As he is being led away to his execution by the Sheriff, Buckingham is denied a conference with King Richard. Buckingham finds it ironic that he will be executed on All Soul’s Day, the day he had jokingly hoped to be condemned on for betraying King Edward and his children.
One day’s march away from King Richard, Richmond exhorts his soldiers on. His soldiers are resolved, arguing that Richard has no friends and that the friends he does have will flee Richard at the critical moment.
The respective forces of King Richard and Richmond make camp at Bosworth Field. Tomorrow will be the day of battle. Presently, the two commanders draw their plans. A message is sent from each camp to Lord Stanley. Richard goes to sleep. Meanwhile, Richmond’s message is answered by Stanley and the two meet. Stanley explains that his forces will remain neutral on account of his and Richmond’s step-brother, George, whose life Richard will otherwise take. The two part and by and by Richmond sleeps.
The ghosts of Prince Edward, Henry VI, Clarence, Rivers, Grey, Vaughan, Hastings, the two young princes, Lady Anne, and Buckingham respectively haunt the dreams of Richard and Richmond, cursing and condemning the former and blessing and praising the latter.
King Richard awakes in a panic. He fears that he is doomed and that his men will abandon him. To a degree, Ratcliffe persuades the king otherwise, and at Norfolk’s prompting Richard composes himself to address his army. Arguing that Richmond’s forces comprise of vagabonds, beggars, and peasants, Richard exhorts his men to not let men of such low degree to get the better of them. Suddenly a messenger arrives to inform Richard that Lord Stanley has refused to deploy his forces. Richard gives the order to have Stanley’s son, George, to be beheaded. Arguing that the enemy is already deployed, Norfolk persuades Richard to delay the execution until after the battle.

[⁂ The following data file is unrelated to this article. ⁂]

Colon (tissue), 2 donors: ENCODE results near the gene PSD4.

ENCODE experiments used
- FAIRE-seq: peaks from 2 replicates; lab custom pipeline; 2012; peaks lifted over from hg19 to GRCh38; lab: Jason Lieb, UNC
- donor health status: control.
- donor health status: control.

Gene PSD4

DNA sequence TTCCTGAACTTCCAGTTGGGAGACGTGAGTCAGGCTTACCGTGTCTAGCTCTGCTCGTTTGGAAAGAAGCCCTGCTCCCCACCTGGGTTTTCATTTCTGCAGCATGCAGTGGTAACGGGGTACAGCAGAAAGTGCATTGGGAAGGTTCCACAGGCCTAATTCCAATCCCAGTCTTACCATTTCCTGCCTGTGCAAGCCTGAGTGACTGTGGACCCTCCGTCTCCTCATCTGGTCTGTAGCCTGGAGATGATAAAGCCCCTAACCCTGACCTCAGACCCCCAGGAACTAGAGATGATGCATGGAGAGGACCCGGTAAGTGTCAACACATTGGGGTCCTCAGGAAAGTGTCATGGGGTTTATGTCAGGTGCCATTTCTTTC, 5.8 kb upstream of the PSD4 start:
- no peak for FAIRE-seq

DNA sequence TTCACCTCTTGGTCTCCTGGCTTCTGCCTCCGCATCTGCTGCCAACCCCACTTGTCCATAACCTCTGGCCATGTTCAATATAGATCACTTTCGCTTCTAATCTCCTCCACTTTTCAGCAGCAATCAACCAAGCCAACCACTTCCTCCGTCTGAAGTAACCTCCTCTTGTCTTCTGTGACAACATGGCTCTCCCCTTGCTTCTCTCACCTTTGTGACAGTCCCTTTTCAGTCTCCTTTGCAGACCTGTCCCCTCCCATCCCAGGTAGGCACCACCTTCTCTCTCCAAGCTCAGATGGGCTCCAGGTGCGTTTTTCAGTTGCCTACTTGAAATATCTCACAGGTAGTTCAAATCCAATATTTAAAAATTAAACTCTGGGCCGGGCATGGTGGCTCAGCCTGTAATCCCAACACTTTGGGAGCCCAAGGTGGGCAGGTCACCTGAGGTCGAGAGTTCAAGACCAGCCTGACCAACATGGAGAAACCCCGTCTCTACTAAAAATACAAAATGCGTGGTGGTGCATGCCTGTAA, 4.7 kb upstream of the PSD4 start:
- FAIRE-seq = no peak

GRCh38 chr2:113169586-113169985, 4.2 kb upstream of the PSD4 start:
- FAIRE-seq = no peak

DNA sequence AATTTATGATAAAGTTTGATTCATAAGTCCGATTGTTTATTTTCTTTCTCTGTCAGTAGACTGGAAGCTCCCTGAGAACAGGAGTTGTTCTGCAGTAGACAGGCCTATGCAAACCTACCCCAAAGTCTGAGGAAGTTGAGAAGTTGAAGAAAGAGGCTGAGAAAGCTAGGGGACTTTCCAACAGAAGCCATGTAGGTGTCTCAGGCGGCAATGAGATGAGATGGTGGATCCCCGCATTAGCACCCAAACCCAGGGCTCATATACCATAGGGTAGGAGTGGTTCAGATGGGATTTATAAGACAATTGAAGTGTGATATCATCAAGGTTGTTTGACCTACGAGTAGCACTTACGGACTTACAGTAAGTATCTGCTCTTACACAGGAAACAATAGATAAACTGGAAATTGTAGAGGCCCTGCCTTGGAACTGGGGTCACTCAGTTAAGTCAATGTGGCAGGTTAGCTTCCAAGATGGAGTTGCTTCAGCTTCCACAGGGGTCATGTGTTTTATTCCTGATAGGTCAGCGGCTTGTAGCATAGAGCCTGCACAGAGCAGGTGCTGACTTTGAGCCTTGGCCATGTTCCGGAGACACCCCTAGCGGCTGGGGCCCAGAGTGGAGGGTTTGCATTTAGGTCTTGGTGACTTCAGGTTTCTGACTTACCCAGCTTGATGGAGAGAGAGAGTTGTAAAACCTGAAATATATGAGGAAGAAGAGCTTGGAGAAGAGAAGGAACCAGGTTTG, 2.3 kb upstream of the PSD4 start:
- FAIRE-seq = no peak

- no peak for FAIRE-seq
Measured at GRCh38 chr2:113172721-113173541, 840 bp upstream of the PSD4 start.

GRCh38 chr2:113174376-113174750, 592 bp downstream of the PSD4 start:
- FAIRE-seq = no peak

Meanwhile, informing his men of the wonderful dream that he has had, Richmond awakes refreshed and alert. He suits up and addresses his army. He argues that in fighting Richard that they are fighting on the side of God, that the atrocities that Richard have committed in the name of his ambition must and will be avenged.
Catesby entreats Norfolk to come to Richard’s aid--Richard whose horse has been slain and is bravely, almost recklessly, engaging the enemy without regard to his safety. When Catesby urges Richard to withdraw, Richard dismisses Catesby, arguing that he will take his chances.
As Richmond has slain Richard, Lord Stanley, informing Richmond that George Stanley (Stanley‘s son) is safe and sound, does the honor of removing the crown from Richard’s head and placing it on Richmond’s. By and by, ordering the nobles who have been slain to be given burial befitting their status, Richmond proclaims the following: Those who have fought for Richard and who have fled will be pardoned as long as they swear their fealty to Richmond and his newly crowned queen Elizabeth. Peace will reign in England at long last as the houses of York and Lancaster are at long last reconciled.